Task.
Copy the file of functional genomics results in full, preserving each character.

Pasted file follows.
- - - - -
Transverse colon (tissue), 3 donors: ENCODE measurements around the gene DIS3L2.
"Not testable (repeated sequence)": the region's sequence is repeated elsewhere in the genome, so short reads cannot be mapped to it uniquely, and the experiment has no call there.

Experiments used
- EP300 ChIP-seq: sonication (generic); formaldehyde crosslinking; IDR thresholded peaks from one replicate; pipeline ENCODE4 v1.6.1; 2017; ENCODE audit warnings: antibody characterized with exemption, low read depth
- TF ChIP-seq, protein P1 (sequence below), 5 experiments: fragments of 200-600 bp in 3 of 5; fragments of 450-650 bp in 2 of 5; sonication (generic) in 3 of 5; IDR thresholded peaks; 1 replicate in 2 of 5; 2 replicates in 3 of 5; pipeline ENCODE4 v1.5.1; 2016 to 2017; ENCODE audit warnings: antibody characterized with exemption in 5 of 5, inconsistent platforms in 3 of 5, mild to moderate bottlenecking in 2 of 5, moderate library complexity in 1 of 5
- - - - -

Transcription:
Transverse colon (tissue), 3 donors: ENCODE measurements around the gene DIS3L2.
"Not testable (repeated sequence)": the region's sequence is repeated elsewhere in the genome, so short reads cannot be mapped to it uniquely, and the experiment has no call there.

Experiments used
- EP300 ChIP-seq: sonication (generic); formaldehyde crosslinking; IDR thresholded peaks from one replicate; pipeline ENCODE4 v1.6.1; 2017; ENCODE audit warnings: antibody characterized with exemption, low read depth
- TF ChIP-seq, protein P1 (sequence below), 5 experiments: fragments of 200-600 bp in 3 of 5; fragments of 450-650 bp in 2 of 5; sonication (generic) in 3 of 5; IDR thresholded peaks; 1 replicate in 2 of 5; 2 replicates in 3 of 5; pipeline ENCODE4 v1.5.1; 2016 to 2017; ENCODE audit warnings: antibody characterized with exemption in 5 of 5, inconsistent platforms in 3 of 5, mild to moderate bottlenecking in 2 of 5, moderate library complexity in 1 of 5